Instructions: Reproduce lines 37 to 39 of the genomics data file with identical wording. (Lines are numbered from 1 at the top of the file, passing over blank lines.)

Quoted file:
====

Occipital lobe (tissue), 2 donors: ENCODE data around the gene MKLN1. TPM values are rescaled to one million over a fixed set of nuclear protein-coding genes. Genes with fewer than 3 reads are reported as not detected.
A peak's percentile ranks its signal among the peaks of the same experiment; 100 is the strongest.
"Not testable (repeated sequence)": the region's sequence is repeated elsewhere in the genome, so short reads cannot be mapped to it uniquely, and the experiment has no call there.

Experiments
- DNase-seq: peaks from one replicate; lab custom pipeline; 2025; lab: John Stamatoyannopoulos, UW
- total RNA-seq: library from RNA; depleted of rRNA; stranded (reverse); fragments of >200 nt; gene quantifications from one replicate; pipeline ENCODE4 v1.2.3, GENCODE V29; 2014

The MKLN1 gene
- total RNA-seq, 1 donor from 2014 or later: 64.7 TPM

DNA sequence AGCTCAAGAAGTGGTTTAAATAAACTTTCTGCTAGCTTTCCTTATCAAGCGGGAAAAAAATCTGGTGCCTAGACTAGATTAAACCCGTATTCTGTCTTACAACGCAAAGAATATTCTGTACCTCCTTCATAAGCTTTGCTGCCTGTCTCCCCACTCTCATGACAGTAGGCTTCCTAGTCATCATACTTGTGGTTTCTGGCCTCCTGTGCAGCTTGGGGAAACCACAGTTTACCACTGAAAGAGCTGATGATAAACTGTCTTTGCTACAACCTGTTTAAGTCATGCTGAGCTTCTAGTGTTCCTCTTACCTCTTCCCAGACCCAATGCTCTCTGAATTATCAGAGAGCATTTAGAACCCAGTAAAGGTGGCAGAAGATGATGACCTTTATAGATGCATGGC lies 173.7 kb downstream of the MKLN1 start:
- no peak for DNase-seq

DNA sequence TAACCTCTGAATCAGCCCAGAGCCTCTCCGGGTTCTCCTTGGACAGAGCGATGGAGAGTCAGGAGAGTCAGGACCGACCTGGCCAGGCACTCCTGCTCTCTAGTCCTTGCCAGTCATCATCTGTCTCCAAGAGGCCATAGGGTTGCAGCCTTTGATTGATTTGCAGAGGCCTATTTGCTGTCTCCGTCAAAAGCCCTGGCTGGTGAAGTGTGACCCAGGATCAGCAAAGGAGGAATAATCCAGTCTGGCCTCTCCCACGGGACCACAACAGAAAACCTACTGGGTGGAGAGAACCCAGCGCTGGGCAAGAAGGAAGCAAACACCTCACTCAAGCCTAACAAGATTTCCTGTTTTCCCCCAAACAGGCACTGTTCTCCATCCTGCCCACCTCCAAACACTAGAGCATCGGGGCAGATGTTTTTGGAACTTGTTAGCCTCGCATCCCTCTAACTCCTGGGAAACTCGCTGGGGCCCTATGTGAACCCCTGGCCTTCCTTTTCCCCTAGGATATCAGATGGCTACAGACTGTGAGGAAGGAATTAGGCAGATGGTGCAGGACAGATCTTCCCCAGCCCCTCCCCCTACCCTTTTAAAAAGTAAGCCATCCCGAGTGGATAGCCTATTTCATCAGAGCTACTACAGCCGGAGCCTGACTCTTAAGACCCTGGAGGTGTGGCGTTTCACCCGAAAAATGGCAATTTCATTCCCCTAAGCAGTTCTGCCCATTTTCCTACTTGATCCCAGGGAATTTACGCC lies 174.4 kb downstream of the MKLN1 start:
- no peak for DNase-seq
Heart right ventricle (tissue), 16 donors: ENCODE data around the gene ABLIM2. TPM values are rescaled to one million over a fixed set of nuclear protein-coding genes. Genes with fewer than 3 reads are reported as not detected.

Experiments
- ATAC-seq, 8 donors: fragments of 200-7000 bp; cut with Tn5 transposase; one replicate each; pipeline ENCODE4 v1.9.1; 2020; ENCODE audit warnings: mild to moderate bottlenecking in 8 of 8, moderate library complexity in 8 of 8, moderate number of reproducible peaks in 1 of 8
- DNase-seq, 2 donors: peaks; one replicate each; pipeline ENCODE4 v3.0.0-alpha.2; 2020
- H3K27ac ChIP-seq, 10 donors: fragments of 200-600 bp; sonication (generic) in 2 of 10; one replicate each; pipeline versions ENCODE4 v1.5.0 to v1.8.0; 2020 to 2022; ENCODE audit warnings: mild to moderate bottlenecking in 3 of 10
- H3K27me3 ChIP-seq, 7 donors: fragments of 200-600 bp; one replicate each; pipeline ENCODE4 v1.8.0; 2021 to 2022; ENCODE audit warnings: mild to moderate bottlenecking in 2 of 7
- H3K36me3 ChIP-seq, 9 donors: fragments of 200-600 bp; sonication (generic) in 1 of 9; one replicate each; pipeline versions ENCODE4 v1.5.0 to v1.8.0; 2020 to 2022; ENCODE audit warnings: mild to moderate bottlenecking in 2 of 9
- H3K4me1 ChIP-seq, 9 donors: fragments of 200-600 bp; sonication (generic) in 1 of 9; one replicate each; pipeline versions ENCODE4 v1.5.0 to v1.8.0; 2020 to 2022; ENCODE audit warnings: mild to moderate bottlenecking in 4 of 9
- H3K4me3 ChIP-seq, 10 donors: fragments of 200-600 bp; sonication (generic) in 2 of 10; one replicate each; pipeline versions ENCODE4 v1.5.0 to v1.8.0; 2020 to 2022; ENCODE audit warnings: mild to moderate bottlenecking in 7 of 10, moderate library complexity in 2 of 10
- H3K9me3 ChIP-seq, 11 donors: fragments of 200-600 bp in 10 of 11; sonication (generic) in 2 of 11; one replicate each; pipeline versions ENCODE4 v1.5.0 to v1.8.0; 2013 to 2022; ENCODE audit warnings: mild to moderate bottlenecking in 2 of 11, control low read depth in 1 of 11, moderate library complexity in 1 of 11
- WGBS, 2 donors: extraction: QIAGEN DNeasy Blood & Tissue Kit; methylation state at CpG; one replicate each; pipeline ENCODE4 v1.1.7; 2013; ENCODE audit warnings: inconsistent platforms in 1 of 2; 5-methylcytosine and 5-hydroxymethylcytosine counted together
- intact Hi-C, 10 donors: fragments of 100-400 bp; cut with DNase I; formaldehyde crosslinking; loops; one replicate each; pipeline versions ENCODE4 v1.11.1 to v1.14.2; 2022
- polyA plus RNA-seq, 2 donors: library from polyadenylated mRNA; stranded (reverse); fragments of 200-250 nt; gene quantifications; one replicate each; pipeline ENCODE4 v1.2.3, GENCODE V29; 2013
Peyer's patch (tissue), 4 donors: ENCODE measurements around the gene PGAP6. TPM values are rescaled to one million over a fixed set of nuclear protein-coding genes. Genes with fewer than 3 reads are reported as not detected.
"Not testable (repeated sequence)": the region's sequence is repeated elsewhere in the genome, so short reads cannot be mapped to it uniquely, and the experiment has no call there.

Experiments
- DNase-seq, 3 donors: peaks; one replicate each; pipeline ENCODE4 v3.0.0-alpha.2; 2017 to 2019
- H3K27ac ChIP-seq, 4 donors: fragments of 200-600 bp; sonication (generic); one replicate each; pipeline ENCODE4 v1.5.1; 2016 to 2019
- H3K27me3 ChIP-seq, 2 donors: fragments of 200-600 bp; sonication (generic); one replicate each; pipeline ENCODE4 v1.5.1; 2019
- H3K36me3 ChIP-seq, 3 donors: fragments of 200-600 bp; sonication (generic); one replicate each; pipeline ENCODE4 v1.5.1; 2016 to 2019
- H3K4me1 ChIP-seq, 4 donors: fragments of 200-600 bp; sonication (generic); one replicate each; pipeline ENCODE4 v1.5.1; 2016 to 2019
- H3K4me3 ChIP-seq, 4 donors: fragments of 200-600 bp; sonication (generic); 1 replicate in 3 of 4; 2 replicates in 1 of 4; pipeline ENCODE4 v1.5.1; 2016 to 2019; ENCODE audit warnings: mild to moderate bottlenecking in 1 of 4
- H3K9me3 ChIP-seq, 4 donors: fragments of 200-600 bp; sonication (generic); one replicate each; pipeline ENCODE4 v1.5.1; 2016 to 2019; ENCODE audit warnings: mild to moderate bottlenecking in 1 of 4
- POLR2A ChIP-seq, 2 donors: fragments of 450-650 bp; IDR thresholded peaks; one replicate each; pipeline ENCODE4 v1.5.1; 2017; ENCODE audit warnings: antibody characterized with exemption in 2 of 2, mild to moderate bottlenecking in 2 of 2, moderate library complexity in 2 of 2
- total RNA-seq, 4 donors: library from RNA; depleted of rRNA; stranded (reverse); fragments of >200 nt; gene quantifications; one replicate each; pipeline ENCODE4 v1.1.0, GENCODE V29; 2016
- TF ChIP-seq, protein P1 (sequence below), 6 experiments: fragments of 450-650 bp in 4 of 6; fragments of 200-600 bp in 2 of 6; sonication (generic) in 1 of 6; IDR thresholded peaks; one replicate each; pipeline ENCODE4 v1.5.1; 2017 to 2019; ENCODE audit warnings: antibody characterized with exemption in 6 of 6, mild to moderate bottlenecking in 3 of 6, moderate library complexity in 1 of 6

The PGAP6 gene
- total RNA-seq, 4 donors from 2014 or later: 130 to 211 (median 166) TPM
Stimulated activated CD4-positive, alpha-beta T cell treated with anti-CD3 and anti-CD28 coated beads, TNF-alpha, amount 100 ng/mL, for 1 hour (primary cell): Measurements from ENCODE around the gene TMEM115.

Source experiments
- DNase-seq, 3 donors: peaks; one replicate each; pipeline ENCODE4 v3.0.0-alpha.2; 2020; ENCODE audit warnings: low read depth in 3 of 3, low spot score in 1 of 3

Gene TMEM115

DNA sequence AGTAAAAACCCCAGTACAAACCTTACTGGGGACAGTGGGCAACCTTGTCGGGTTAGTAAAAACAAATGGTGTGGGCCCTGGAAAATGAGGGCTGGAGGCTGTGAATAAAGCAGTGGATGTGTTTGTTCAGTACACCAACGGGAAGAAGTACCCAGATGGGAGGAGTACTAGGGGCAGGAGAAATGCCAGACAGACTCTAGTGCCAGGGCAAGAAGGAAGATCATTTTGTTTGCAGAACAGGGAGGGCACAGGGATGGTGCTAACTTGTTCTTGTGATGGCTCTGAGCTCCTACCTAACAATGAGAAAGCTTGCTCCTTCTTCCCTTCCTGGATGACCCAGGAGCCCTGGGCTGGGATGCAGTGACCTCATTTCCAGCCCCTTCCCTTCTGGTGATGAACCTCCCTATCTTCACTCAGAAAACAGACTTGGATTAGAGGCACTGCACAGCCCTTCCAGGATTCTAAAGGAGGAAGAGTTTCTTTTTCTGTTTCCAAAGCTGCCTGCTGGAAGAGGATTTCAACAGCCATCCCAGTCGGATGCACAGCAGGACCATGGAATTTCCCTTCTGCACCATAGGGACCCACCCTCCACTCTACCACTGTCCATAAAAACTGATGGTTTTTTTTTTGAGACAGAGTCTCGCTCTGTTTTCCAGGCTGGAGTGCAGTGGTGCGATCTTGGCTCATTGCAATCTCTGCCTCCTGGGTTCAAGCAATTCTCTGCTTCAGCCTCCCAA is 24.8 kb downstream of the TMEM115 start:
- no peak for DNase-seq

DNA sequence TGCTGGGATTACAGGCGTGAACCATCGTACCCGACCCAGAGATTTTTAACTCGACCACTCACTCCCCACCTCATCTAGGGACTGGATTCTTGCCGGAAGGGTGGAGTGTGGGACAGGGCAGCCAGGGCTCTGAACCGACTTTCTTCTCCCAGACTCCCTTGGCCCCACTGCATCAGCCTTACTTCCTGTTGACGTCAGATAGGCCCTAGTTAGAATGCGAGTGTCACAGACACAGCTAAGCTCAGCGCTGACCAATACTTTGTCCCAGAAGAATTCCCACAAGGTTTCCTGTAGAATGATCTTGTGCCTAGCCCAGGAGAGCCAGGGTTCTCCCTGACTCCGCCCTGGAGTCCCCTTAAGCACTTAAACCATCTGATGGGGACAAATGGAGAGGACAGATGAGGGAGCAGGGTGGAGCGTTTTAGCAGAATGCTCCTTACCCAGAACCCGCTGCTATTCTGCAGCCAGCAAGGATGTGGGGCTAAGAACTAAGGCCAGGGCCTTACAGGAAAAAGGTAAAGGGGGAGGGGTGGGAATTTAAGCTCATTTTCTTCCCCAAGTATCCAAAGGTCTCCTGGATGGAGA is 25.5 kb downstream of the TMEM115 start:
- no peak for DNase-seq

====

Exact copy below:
- total RNA-seq, 4 donors: library from RNA; depleted of rRNA; stranded (reverse); fragments of >200 nt; gene quantifications; one replicate each; pipeline ENCODE4 v1.1.0, GENCODE V29; 2016
- TF ChIP-seq, protein P1 (sequence below), 6 experiments: fragments of 450-650 bp in 4 of 6; fragments of 200-600 bp in 2 of 6; sonication (generic) in 1 of 6; IDR thresholded peaks; one replicate each; pipeline ENCODE4 v1.5.1; 2017 to 2019; ENCODE audit warnings: antibody characterized with exemption in 6 of 6, mild to moderate bottlenecking in 3 of 6, moderate library complexity in 1 of 6

The PGAP6 gene